The opinion was originally published on the blog of the London School of Economics and Political Science.

On 25 January, the Greek Parliament ratified the Prespa Agreement, ending the three decades long Athens-Skopje name dispute. The Former Yugoslav Republic of Macedonia is henceforth named ‘Republic of North Macedonia’, and its citizens are called ‘Macedonians/citizens of the Republic of North Macedonia’. The citizens of North Macedonia talk the ‘Macedonian’ language, which belongs (as the agreement explains) to the family of South Slavic languages.

Moreover, the two countries acknowledge that the terms ‘Macedonia’ and ‘Macedonian’ clearly point to different historical contexts and different cultural heritages. In this way, North Macedonia gets disassociated from the ancient Hellenic civilisation, developed in antiquity, in historical Macedonia. Lastly, North Macedonia revised its Constitution to ensure that the agreement is fully applied domestically, as well as to eliminate and/or revise all passages that could be taken to imply irredentist aspirations towards Greece.

The resolution of the name dispute is a major positive development in the Balkans, contributing to the consolidation of stability and the advancement of the region’s integration into the Euro-Atlantic structures. However, the way the Greek political system has dealt with the issue at hand has challenged the quality of democracy and the strength of societal cohesion in the country. Indeed, the resolution of the name dispute revealed a serious paradox.

While the overwhelming majority of Greek people (6 to 7 out of 10 according to different surveys) have firmly stood against any compromise on the matter, most political parties, including several of those which ultimately voted against the agreement (representing in total 9 out of 10 MPs in the current parliament), have been long pronouncing their support for a compromise solution with a composite name that would include a geographical qualifier to Macedonia. As a result, there is a clear discrepancy between the views of Greek society and the positions of its elected representatives.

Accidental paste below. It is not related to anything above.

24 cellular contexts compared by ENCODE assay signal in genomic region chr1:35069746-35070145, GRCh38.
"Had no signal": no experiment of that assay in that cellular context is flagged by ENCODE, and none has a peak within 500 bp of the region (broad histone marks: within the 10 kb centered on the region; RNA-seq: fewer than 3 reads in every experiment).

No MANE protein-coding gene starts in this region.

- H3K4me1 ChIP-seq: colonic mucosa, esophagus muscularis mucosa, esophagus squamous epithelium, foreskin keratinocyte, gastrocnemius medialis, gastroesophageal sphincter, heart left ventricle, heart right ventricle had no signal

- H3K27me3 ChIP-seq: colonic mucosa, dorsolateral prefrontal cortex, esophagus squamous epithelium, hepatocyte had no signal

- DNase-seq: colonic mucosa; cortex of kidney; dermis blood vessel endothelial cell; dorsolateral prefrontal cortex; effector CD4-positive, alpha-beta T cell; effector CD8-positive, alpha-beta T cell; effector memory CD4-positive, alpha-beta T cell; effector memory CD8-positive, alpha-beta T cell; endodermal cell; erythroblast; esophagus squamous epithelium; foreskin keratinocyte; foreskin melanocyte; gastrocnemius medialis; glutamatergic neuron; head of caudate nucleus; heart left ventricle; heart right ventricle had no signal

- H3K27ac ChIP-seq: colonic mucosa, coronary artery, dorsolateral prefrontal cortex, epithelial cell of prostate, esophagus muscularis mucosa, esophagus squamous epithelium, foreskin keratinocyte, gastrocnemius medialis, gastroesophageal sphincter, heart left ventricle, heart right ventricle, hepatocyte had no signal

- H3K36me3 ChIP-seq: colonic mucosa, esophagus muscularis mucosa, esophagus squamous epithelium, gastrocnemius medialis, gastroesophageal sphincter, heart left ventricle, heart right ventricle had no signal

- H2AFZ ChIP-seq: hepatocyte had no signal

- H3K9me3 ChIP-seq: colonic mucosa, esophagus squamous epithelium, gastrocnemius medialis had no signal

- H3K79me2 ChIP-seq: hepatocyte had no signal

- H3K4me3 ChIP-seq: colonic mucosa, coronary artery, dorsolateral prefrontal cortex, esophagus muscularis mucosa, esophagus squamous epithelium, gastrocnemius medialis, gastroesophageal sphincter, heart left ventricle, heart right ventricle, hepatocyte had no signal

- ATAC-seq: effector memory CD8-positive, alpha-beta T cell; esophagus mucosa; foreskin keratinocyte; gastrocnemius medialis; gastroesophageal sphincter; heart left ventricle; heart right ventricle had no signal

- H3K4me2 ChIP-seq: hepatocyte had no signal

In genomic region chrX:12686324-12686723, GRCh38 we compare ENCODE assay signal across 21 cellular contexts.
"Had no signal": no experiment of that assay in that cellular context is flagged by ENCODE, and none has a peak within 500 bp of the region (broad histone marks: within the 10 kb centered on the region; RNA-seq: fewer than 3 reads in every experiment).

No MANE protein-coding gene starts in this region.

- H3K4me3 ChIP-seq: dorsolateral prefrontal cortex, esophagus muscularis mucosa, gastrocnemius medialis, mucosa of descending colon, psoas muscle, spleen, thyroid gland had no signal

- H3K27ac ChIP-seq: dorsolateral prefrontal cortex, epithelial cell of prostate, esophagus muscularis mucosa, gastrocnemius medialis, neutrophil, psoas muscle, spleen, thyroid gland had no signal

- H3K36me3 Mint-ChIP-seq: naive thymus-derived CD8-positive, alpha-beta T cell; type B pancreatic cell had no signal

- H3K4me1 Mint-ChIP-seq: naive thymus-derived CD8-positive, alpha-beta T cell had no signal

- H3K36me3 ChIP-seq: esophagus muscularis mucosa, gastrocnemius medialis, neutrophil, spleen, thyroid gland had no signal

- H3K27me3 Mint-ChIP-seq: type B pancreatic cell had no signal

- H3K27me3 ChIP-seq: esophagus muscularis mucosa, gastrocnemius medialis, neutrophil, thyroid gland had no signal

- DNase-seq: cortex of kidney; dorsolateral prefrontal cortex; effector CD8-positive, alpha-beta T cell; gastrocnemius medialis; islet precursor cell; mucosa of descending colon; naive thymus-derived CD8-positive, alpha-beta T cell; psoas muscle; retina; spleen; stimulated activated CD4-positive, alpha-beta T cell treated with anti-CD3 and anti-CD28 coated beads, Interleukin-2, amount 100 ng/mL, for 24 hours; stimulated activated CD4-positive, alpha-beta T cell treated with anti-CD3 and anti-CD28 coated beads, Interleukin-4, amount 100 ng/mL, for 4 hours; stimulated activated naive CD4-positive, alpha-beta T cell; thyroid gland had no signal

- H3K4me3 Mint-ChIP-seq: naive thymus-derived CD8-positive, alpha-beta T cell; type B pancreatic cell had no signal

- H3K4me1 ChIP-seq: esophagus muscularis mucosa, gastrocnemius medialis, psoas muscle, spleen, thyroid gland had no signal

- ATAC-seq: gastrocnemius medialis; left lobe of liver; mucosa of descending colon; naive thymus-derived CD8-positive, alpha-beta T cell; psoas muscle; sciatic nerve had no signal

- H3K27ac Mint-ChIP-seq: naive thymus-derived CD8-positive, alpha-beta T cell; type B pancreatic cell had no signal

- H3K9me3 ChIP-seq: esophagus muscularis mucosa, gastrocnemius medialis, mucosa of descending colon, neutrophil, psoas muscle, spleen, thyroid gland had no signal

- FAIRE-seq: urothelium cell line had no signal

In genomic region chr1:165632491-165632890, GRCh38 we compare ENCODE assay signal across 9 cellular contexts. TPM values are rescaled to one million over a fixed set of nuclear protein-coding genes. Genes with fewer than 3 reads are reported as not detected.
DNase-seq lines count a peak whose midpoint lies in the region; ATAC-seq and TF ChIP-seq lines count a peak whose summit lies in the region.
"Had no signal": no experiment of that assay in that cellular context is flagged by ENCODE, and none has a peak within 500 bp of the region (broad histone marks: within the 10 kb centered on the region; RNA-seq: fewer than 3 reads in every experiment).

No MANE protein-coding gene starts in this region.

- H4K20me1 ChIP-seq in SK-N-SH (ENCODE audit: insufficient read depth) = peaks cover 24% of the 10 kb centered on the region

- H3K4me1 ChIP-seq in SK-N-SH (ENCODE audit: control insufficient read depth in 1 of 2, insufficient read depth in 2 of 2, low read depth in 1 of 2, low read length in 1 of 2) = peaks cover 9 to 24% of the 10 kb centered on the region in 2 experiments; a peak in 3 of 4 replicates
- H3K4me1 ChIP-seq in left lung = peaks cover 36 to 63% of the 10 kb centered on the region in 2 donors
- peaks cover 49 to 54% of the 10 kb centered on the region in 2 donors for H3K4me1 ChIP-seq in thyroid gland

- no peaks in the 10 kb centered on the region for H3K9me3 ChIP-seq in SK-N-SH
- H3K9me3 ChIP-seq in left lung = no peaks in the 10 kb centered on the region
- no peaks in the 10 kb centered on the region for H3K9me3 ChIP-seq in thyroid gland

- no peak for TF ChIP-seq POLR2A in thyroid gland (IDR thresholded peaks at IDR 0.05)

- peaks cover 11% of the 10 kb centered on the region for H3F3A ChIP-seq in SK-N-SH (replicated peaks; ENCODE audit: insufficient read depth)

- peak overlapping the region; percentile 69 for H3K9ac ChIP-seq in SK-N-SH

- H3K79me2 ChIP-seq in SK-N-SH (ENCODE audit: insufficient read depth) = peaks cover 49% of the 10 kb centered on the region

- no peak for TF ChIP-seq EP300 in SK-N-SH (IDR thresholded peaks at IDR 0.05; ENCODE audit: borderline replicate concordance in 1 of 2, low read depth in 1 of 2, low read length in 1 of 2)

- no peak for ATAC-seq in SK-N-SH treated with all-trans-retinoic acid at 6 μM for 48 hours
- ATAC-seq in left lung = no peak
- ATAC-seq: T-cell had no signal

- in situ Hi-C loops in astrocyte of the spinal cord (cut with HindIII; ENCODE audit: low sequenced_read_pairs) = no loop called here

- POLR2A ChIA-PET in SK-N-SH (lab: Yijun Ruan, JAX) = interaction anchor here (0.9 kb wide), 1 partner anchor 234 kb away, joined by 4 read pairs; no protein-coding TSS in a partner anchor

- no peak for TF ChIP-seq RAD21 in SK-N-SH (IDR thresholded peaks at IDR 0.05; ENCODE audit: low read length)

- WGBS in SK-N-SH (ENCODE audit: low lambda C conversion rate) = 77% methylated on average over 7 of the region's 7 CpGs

The people’s uncompromising position on the name dispute can be explicated by reference to at least three main reasons. First of all, while the ‘Macedonian question’ has been on the agenda for almost three decades, there has never been any serious debate in the country to inform the people about what’s really at stake. Emotional arguments and historical self-evident accounts of the origins of Ancient Macedonia have masked any discussion about the nature of the dispute in modern times. Moreover, the decision in 2007 of most Greek political parties to move to a more conciliatory position, advocating their support for a compromise solution, has not been sufficiently explained to the people.

The second reason concerns the context of a decade-long economic crisis in which many people feel that they have already paid materially and symbolically a too heavy price. In this regard, the compromise in the name dispute has been seen by many frustrated people as adding insult to injury. The fact that the Euro-Atlantic partners of Greece have unequivocally supported the deal has unintentionally affirmed the perceptions of many people that the agreement serves international rather than Greek interests.

Last, but not least, while the discrepancy between the views of the people and of their elected representatives is well established, none of the main political parties has attempted to remedy it. On the contrary, the latter have used the resolution of the name dispute as an opportunity to adjust their electoral tactics and score points in view of the coming parliamentary elections. The entanglement of the name dispute with electoral considerations has contributed to the extreme polarisation of politics around the articulation of false “patriots-traitors” and “pragmatists-ultranationalists” dichotomies.

Moreover, the ratification of the Prespa Agreement just a few months ahead of national elections has presented individual MPs (coming from smaller parties that may not enter parliament again) with an opportunity to change party affiliation. As a result, some ANEL MPs gave a vote of confidence and/or voted in favour of the Prespa Agreement, while POTAMI witnessed the decision of a few of its MPs to fully support the positions either of New Democracy or SYRIZA.

In parliamentary democracies, the views of societies and of their representatives are usually realigned through elections. For Greece, the worst-case scenario would be that new and established ultranationalist forces and far right parties (e.g. Golden Dawn) capitalise on public discontent and increase their parliamentary influence. The maturity of the Greek political system and its readiness to deal with the implementation of the agreement and bring people’s day to day problems back to the top of the agenda will largely determine whether such a pessimistic scenario takes place.